Perfectionist Liberalism and the Legitimacy of International Law

Wojciech Sadurski, Michael Sevel, and Kevin Walton (eds), "Legitimacy: The State and Beyond", Oxford University Press, 2019

Sydney Law School Research Paper No. 18/48

28 Pages Posted: 15 Aug 2018 Last revised: 18 Apr 2019

See all articles by Michael Sevel

Michael Sevel

The University of Sydney Law School

Date Written: August 15, 2018

Abstract

This paper explores the prospects and problems of extending Joseph Raz’s perfectionist liberalism to the justification of international law and institutions. For example, in extending value pluralism to the international arena, how may international organizations pursue the ideal of (personal) autonomy in an analogous way as the perfectionist liberal state, in regards to its own citizens? Does the same principle of toleration of a wide range of valuable social forms of life extend to how international institutions develop and apply norms across and within states, especially international courts which adjudicate disputes across a diversity of cultures and communities? The paper explores ways to approach these questions, and outlines reasons for preferring such an approach to Rawlsian approaches, which rely on an implausible doctrine of respect for persons. More generally, the paper aims to extend the full extent of Raz’s political philosophy to questions of international law, whereas writers, over the last decade, have drawn primarily on his much-discussed theory of political authority to explain international legal phenomena.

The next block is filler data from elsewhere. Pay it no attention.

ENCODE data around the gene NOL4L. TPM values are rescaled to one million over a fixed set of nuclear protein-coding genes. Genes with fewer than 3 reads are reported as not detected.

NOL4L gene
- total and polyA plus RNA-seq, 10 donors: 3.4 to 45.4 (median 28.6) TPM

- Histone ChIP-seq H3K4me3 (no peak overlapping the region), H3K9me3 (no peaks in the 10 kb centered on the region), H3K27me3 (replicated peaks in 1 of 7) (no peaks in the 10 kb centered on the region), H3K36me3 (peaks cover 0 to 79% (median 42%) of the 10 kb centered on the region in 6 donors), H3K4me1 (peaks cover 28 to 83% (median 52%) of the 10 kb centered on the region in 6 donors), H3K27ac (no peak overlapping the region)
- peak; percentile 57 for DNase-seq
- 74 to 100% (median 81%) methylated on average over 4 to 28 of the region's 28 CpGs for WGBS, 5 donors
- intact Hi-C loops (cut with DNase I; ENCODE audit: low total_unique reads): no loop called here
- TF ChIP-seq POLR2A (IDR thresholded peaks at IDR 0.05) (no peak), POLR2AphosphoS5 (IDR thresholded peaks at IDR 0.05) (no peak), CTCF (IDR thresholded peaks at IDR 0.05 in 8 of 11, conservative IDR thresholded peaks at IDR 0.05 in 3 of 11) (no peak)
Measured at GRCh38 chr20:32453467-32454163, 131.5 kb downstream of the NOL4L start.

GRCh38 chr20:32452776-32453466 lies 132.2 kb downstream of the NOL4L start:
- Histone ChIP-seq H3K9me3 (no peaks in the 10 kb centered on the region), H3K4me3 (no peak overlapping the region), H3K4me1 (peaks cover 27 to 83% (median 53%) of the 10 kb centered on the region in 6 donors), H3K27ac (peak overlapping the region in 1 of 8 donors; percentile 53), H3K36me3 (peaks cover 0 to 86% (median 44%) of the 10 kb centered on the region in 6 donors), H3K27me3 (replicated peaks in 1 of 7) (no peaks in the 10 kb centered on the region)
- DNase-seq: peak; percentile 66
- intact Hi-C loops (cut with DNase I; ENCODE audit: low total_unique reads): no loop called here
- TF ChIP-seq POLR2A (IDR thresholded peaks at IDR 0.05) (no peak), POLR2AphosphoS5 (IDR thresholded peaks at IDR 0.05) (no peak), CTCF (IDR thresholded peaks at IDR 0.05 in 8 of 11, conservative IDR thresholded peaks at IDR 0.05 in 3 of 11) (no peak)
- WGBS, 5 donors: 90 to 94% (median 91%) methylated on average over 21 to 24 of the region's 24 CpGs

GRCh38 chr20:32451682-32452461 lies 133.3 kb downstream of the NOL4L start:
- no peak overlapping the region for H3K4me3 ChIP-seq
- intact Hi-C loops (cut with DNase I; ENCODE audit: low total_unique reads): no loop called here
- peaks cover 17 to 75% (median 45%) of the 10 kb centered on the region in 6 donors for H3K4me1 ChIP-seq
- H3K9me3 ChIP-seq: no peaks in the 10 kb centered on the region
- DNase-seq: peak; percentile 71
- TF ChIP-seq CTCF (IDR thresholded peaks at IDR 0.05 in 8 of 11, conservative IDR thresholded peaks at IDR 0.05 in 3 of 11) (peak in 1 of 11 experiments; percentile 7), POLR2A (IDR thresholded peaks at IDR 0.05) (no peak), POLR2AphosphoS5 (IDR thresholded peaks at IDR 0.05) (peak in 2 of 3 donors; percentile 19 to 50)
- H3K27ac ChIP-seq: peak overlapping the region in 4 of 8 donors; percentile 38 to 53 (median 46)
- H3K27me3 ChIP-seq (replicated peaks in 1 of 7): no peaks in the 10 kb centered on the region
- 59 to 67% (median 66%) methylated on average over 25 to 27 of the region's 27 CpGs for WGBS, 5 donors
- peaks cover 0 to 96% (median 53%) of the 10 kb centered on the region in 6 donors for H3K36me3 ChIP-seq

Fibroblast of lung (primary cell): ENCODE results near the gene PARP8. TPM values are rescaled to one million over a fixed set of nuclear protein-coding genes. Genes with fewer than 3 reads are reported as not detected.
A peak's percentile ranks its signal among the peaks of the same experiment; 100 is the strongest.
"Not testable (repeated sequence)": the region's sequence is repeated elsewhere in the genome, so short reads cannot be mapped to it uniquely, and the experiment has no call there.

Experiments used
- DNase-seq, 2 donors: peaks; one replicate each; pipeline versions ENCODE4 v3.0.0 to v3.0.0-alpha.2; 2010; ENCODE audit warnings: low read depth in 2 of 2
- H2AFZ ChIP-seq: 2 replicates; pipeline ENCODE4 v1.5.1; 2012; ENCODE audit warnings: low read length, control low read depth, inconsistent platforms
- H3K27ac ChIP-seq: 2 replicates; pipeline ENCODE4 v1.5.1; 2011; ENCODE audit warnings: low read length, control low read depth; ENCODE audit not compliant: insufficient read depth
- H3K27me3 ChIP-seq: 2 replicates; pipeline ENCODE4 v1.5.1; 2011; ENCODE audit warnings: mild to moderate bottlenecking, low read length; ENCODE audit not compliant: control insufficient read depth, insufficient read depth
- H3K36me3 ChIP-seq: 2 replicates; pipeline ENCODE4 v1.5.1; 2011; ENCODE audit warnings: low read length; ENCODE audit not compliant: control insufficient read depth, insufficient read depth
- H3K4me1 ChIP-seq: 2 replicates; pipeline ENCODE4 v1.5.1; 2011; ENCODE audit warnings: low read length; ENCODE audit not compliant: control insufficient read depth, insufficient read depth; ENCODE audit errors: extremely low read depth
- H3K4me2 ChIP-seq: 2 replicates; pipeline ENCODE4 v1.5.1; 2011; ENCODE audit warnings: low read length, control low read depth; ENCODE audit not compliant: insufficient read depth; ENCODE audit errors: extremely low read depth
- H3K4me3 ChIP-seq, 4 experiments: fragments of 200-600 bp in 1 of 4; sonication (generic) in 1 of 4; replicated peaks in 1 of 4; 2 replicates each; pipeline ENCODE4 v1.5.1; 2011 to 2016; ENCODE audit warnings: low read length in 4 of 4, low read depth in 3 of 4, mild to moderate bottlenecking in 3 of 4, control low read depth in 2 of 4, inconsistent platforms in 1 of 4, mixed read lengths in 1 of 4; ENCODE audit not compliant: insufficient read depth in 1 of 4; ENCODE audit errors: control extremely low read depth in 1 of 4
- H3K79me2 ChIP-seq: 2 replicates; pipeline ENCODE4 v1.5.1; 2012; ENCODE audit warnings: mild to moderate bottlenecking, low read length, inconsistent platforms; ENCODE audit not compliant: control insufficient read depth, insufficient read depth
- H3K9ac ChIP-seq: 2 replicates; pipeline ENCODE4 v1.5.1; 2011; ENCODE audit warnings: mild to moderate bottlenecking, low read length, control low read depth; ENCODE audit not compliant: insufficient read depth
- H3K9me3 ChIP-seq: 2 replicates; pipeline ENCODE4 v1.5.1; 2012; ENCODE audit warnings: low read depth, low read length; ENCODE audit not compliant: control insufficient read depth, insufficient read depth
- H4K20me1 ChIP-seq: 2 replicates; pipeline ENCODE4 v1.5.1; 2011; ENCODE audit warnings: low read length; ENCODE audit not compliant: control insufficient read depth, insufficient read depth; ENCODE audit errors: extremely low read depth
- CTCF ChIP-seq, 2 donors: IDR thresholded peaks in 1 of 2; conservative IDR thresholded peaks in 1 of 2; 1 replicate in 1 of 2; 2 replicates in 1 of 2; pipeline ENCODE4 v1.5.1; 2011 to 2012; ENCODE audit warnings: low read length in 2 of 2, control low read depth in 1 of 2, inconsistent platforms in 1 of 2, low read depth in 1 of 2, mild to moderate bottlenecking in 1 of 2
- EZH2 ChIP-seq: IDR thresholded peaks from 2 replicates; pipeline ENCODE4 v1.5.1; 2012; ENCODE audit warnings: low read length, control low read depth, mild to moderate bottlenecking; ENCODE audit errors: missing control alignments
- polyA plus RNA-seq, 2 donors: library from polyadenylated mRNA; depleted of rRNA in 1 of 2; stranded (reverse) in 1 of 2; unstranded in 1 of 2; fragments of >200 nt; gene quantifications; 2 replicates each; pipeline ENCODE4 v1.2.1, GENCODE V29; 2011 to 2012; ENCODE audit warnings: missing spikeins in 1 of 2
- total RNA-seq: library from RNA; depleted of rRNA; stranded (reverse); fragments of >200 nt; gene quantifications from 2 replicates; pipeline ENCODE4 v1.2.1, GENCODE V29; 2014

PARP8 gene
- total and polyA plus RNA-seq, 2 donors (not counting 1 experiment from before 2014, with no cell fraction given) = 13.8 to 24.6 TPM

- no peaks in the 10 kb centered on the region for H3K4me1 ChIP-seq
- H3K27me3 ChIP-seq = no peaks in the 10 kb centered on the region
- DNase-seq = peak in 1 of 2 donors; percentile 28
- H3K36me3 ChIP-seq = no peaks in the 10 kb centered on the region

Keywords: Legitimacy, International Law, Liberalism, Perfectionism, Joseph Raz, Rawls

JEL Classification: K00, K10, K30, K33, K40, K42

Suggested Citation

Sevel, Michael, Perfectionist Liberalism and the Legitimacy of International Law (August 15, 2018). Wojciech Sadurski, Michael Sevel, and Kevin Walton (eds), "Legitimacy: The State and Beyond", Oxford University Press, 2019, Sydney Law School Research Paper No. 18/48, Available at SSRN: https://ssrn.com/abstract=3231655

Michael Sevel (Contact Author)

The University of Sydney Law School ( email )

New Law Building, F10
The University of Sydney
Sydney, NSW 2006
Australia

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